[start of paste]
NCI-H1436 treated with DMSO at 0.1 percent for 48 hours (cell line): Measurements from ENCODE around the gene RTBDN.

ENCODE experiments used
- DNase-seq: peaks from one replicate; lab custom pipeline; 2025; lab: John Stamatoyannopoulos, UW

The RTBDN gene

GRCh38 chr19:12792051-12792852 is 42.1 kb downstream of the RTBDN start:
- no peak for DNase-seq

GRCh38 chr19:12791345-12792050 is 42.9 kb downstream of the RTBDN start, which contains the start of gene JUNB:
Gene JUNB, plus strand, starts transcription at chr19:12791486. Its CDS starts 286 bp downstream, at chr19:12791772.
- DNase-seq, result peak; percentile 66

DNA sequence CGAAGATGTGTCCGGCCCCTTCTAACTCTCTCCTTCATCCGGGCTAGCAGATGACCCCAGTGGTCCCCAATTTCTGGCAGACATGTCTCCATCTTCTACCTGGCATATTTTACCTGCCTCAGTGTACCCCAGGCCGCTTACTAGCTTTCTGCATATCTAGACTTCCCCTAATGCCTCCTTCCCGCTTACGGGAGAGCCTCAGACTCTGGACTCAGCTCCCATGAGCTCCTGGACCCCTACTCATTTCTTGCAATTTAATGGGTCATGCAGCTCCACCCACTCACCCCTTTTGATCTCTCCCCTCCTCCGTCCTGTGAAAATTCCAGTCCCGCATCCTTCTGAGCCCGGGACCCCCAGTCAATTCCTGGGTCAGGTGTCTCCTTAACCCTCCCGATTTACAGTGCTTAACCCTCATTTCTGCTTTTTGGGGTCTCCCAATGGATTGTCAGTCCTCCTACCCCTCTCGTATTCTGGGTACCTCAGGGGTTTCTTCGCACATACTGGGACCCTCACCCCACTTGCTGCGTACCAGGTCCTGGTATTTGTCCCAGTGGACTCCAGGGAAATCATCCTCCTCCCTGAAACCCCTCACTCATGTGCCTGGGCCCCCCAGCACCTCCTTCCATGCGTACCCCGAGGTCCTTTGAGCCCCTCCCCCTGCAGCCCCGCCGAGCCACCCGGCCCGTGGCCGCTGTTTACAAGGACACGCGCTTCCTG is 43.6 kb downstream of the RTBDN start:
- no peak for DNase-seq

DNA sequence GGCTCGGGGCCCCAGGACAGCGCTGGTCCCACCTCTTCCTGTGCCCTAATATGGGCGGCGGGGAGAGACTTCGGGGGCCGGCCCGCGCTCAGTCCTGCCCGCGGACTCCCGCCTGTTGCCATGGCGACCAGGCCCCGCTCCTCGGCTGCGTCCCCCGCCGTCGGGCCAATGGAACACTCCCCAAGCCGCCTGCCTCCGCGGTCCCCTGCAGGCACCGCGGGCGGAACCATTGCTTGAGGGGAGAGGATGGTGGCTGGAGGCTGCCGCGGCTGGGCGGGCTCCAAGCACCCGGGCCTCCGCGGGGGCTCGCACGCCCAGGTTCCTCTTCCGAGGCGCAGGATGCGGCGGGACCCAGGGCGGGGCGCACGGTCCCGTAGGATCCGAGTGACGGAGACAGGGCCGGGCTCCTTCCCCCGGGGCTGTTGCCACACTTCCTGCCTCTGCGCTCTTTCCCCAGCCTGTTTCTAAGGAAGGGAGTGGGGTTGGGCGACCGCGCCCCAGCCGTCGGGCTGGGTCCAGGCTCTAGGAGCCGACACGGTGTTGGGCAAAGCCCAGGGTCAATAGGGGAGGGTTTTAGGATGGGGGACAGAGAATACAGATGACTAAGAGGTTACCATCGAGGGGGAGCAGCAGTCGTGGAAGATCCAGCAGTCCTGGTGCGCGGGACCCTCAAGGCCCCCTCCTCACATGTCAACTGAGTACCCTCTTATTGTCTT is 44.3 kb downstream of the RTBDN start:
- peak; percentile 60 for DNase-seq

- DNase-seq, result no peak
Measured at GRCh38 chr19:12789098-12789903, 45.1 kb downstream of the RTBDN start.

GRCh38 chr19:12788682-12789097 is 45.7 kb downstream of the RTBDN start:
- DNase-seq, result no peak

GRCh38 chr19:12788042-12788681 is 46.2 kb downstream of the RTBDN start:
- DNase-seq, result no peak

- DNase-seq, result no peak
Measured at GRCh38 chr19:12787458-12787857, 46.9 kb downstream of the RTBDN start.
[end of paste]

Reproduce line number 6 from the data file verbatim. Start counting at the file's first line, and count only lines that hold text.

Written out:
- no peak for DNase-seq